Dyeing of natural and synthetic textiles in supercritical carbon dioxide with disperse reactive dyes

M. van der Kraan*, M. V. Fernandez Cid, G. F. Woerlee, W. J.T. Veugelers, G. J. Witkamp

*Corresponding author for this work

Research output: Contribution to journalArticlepeer-review

131 Scopus citations


Polyester, nylon, silk and wool were dyed with disperse reactive dyes in supercritical carbon dioxide (scCO2). The dyes were substituted with either vinylsulphone or dichlorotriazine reactive groups. Since earlier research showed that water, distributed over the scCO2 and the textile, increased the colouration, experiments were done with the vinylsulphone dye with varying amounts of water in the dyeing vessel, to investigate if there is an optimum water concentration. The amounts were such, that no liquid water was present. The maximum colouration was obtained when both the scCO2 and the textiles were saturated with water. At the saturation point, deep colours were obtained with the vinylsulphone dye for polyester, nylon, silk and wool, with fixation percentages between 70 and 92% when the dyeing time was 2 h. The positive effect of water was due to its ability to swell fibres or due to an effect of water on the reactivity of the dye-fibre system. Also the dichlorotriazine dye showed more colouration when the scCO2 was moist. With this dye, experiments were conducted in water-saturated scCO2, varying the pressure from 225 to 278 bar and the temperature from 100 to 116 °C. The colouration of polyester increased with pressure, the results for silk and wool were not sensitive to pressure. Increasing the temperature had no influence on the dyeing of polyester, silk and wool. The fixations on polyester, silk and wool, being between 71 and 97%, were also independent of pressure and temperature.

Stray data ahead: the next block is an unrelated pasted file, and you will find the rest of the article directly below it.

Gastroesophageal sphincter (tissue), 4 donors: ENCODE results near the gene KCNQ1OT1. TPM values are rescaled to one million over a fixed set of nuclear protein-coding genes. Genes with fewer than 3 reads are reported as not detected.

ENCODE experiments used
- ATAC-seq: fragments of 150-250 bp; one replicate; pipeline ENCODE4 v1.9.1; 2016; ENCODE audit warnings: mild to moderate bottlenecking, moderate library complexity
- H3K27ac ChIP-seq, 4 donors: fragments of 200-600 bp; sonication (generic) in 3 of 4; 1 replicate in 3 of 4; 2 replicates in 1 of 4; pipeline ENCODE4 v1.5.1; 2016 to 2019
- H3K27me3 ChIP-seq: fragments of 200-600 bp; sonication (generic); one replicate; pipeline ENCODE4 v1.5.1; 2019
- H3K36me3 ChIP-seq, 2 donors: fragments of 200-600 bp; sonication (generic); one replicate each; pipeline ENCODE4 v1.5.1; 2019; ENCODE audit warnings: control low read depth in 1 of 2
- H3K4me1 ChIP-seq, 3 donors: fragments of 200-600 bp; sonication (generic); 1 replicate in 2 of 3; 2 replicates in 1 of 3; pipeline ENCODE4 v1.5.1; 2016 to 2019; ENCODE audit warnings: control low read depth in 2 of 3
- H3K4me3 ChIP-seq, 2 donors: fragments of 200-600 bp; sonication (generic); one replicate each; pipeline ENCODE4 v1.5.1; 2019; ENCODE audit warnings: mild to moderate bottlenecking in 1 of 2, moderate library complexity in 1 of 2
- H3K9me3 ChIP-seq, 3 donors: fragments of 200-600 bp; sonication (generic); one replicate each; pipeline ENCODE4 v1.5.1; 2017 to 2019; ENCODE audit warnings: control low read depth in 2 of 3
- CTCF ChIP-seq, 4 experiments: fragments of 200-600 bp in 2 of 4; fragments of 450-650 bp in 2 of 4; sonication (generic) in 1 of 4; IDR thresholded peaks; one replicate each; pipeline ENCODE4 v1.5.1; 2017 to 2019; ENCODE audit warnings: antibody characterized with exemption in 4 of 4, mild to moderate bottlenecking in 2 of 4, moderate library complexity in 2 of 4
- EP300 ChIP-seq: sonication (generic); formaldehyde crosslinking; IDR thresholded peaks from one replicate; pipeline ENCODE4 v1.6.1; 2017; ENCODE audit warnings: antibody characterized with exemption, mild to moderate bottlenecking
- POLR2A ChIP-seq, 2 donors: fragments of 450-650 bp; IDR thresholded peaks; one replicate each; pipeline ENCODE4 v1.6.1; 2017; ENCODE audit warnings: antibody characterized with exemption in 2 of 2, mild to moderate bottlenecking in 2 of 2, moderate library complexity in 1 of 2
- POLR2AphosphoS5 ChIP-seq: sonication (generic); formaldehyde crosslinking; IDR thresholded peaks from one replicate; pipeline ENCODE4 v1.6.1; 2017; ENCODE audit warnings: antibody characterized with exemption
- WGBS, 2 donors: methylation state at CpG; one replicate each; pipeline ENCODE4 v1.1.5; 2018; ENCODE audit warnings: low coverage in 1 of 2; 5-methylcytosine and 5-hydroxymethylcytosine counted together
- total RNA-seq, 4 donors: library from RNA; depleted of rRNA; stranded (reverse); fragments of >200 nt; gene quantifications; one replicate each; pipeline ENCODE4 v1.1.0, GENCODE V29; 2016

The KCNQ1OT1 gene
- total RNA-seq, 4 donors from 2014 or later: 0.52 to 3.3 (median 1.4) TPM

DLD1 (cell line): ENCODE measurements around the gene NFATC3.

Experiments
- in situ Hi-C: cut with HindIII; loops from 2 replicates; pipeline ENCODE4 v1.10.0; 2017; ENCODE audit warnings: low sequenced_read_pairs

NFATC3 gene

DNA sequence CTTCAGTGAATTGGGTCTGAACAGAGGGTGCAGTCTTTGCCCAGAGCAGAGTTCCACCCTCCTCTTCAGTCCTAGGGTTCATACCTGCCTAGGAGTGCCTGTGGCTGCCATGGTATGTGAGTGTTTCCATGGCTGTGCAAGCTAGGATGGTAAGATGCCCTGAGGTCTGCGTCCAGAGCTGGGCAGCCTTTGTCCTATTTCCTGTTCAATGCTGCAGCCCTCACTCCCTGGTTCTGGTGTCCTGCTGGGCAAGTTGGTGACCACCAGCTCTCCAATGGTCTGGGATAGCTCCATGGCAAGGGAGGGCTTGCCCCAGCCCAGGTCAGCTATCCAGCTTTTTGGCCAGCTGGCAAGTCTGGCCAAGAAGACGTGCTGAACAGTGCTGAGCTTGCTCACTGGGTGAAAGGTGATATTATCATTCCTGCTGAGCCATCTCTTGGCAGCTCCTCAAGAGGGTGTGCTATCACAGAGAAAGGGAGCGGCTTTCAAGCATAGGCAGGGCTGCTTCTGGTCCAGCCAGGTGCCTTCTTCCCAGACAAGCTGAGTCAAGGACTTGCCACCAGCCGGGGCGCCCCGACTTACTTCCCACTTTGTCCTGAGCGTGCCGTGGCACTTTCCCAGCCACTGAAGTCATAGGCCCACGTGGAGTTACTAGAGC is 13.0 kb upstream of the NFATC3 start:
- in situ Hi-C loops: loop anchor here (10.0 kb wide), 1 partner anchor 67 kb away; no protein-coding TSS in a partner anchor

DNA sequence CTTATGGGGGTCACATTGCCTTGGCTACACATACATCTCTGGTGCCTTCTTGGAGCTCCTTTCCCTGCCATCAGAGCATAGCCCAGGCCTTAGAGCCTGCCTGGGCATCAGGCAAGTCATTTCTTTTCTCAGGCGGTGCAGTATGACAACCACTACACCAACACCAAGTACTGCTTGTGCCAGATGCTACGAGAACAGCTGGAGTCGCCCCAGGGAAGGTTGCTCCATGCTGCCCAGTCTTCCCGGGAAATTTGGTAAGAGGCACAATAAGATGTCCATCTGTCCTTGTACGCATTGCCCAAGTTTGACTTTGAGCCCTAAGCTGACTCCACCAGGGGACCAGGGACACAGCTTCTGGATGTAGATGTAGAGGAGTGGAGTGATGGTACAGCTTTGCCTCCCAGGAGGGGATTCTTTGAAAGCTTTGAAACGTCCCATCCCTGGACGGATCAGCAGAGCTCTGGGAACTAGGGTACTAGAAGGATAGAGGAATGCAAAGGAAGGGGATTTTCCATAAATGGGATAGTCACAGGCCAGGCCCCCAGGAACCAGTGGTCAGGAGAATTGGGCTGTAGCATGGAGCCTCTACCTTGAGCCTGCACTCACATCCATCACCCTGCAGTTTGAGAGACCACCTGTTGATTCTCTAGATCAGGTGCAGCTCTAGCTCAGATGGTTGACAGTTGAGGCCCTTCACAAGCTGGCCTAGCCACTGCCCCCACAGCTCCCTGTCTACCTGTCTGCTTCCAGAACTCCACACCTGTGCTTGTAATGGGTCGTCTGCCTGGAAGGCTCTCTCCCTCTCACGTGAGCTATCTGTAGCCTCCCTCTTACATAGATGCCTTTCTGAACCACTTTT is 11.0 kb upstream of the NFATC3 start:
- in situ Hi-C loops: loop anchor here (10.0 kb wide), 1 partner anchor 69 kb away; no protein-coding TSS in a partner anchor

Original languageEnglish (US)
Pages (from-to)470-476
Number of pages7
JournalJournal of Supercritical Fluids
Issue number3
StatePublished - Apr 2007
Externally publishedYes


  • Carbon dioxide
  • Dyeing
  • Protein fibres
  • Reactive disperse dyes
  • Water

ASJC Scopus subject areas

  • Condensed Matter Physics
  • General Chemical Engineering
  • Physical and Theoretical Chemistry


Dive into the research topics of 'Dyeing of natural and synthetic textiles in supercritical carbon dioxide with disperse reactive dyes'. Together they form a unique fingerprint.

Cite this